Off the west coast of Scotland, Greenpeace’s iconic Rainbow Warrior vessel – a modern sailing ship – has left the Irish Sea and is gliding into the Firth of Clyde, on course to sail up the river to deliver youth climate activists to the Cop26 summit in Glasgow before nightfall on Monday.
Despite warnings from the city’s port authorities not to proceed, the team had decided to defy the order to halt at Greenock, and instead wait for low tide in order to pilot the 55-metre-tall ship under the Erskine Bridge, and continue to Glasgow – however, at the 11th hour, they were officially granted permission.
As The Independent spoke to Greenpeace spokesperson Phil Richards, who is on board the vessel, the team were less than 30 miles from Glasgow and were negotiating having a pilot assigned to the boat specifically to bring the ship under the suspension bridge. It is a tight squeeze, with just three metres of headroom at low tide.
Rainbow Warrior is carrying four young climate activists who are members of Fridays for Future – the international movement founded by Greta Thunberg, made up of school pupils who miss lessons on Fridays to protest lack of action on the climate crisis.
The four are part of the Fridays for Future MAPA (most affected people and areas) branch, and come from Namibia, Uganda, Mexico and Bangladesh. They are demanding that world leaders “stop failing us”.
Greenpeace said they had provided the vessel in order to give a greater platform to “the young people from impacted communities around the world who are taking a stand, having been failed by the lack of climate action from governments, and who will continue to suffer the dire consequences of any further inaction”.
The activists say that the climate negotiations should not be taking place without the most impacted people there, yet failure by rich nations to distribute vaccines equally have left many activists shut out.
Onboard the Rainbow Warrior, 19-year-old climate activist Maria Reyes from Mexico, said: “From vaccines to visas and travel restrictions, we’ve already had to overcome many obstacles that the Cop26 organisers tried to use in an attempt to shut us out. But we’re here, we’re coming and we won’t be stopped.
“By denying us entry, these so-called ‘leaders’ are fanning the flames of inequalities. Enough empty speeches, there won’t be climate action without climate justice.”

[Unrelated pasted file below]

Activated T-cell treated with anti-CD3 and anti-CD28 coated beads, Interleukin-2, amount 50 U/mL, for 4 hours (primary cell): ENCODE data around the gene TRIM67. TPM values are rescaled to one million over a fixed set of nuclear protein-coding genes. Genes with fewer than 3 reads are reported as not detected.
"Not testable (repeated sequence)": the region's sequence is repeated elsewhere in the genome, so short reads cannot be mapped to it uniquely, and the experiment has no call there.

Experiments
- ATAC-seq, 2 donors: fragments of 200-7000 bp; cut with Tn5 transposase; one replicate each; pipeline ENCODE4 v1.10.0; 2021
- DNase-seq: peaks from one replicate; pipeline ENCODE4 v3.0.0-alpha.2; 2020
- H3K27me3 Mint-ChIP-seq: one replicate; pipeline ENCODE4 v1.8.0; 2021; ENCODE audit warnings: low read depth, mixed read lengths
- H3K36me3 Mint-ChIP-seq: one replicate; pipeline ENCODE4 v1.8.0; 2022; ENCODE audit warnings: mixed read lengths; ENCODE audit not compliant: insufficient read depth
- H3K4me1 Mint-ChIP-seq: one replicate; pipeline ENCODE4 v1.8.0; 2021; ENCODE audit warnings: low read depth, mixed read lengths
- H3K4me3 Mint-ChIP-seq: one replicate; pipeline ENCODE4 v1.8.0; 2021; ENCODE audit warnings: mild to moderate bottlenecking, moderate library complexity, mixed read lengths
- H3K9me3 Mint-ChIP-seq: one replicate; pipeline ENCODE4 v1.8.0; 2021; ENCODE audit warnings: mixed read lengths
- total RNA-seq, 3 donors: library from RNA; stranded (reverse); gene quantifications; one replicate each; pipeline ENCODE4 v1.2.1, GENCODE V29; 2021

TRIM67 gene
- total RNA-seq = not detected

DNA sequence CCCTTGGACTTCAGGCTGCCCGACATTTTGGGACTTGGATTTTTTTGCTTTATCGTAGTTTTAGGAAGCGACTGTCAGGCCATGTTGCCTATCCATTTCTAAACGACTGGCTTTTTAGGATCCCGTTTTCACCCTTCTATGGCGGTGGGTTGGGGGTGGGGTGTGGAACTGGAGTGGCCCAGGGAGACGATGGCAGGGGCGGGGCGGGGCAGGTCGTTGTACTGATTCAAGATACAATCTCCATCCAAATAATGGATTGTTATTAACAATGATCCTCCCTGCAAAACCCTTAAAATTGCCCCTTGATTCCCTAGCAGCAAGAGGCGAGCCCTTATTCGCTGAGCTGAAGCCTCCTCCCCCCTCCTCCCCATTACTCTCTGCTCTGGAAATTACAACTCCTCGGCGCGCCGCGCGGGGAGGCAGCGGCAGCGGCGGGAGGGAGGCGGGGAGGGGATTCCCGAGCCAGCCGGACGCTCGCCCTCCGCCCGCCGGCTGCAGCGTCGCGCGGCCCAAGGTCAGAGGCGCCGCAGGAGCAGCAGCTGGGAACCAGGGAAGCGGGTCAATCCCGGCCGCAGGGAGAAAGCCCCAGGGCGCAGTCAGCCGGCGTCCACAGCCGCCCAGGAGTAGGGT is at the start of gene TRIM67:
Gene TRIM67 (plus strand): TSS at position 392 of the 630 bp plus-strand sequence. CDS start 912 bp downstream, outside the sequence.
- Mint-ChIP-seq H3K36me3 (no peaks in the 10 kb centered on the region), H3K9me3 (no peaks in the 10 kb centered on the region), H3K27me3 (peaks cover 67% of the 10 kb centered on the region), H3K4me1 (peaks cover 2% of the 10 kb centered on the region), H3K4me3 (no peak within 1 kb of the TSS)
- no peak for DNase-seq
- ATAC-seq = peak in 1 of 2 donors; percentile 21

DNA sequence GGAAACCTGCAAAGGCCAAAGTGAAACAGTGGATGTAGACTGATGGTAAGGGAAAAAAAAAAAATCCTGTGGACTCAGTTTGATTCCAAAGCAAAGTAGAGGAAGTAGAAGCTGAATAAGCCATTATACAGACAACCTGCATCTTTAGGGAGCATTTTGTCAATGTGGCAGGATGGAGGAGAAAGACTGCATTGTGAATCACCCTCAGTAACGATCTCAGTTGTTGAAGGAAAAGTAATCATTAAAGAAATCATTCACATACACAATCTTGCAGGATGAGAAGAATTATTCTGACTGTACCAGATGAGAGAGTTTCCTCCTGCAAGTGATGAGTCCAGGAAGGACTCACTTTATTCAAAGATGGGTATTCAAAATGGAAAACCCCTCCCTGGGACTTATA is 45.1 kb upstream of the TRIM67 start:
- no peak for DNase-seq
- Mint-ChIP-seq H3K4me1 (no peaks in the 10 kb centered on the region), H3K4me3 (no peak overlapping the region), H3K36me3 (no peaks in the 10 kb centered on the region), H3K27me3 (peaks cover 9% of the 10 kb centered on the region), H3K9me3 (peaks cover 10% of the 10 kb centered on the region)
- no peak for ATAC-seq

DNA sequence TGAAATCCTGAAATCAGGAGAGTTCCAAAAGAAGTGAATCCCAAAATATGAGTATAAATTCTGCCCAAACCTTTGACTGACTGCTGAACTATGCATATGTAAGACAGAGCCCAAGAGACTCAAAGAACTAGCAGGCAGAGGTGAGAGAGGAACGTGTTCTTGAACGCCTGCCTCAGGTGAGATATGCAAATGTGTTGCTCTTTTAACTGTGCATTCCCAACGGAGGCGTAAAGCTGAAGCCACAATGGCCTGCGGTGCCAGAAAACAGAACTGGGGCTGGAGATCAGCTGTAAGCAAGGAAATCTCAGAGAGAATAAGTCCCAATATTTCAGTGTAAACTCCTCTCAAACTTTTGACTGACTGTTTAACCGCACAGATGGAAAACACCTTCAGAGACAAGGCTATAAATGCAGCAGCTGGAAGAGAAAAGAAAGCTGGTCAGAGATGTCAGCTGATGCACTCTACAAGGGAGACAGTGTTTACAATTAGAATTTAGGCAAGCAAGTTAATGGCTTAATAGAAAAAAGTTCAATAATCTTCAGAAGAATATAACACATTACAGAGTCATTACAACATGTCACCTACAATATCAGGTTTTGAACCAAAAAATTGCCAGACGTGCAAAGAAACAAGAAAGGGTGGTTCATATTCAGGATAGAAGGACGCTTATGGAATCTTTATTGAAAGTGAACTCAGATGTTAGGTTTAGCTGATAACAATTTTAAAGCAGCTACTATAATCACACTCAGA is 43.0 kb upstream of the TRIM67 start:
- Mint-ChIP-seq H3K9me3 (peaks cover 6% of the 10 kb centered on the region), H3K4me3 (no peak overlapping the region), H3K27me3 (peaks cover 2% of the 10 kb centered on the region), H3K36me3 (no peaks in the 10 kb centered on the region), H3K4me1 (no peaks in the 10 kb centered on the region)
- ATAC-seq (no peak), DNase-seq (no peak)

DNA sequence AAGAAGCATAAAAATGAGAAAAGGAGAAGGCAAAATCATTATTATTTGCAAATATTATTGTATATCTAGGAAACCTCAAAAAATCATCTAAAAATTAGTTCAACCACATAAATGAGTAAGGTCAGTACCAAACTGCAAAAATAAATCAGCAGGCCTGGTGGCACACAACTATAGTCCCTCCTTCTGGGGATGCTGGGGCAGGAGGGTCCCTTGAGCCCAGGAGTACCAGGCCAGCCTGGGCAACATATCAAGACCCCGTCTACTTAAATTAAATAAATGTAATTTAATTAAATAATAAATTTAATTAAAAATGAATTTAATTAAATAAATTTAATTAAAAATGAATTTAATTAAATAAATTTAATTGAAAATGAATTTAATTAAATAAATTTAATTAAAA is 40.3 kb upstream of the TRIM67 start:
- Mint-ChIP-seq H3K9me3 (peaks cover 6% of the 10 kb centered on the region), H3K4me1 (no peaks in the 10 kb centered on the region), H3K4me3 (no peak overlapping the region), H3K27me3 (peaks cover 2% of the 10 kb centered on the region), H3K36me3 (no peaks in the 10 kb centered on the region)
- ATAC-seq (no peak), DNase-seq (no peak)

Farzana Faruk Jhumu, 22, from Bangladesh, said: “If they think they can hold a climate summit that will decide our future without us present, they’ve got another thing coming. People from the most affected areas have been ignored for long enough.
Edwin Namakanga, 27 from Uganda, said: “World leaders should be rolling out the red carpet to people most affected by this crisis not denying us from making our way to Cop26. We’re only four activists but we’re representing millions and our voices must be heard.
“We’re suffering the consequences of a crisis we did not create and those with the power to deliver the climate policies needed to stop this injustice are the same people betraying us. It’s time to uproot the system.”
Namibian activist, Jakapita Kandanga, 24, added: “We’re tired of not being listened to and we’re tired of being ignored. Despite this, we have travelled long distances to be here, and some of us during our final exams, because we need a seat at the table during these climate talks.
“We are from the most affected areas and you cannot discuss and decide on our futures without us being present. We’ve been denounced as “hooligans” by our own “leaders” for speaking up for climate justice long enough. Our voices will be heard at Cop26.”
“This journey is all about them and their message,” Mr Richards told The Independent.
“Their communities are often misrepresented, their voices are not always heard by leaders, despite the fact they are the most impacted communities on the planet.
“We’re providing this passage and this platform on our most iconic vessel so that their voices can be heard. Hopefully leaders will listen to what they’ve got to say and act upon that.”
Asked why Greenpeace were taking the trouble to sail into Glasgow instead of using a more straightforward means of travel, Mr Richards told The Independent: “we could have helped the activists get there overland – by train or car or by bicycle – but they’d arrive at the conference and become yet another activist in the crowd. Their voices would not be lifted up, and they would not have the same platform of the scale and grandeur the Rainbow Warrior can provide. We really wanted to use this vessel – an icon of the environmental movement – to give that platform to lift their voices up so they can be heard.
“Yes we are having some disputes with the authorities about this journey, but we have done all of the background legal checks, and at the moment we are not breaching any laws.
“If we do break maritime laws then it is not the activists who are at fault, or any of the passengers on this ship. All of the legal risk is carried by Greenpeace as an organisation and the captain as the person in charge of the ship. We’re confident we’re not putting the activists in any danger whatsoever.”
Greenpeace said once the vessel arrives in Glasgow, a press conference will be held near the Cop26 conference centre, where the activists will deliver their messages to world leaders.
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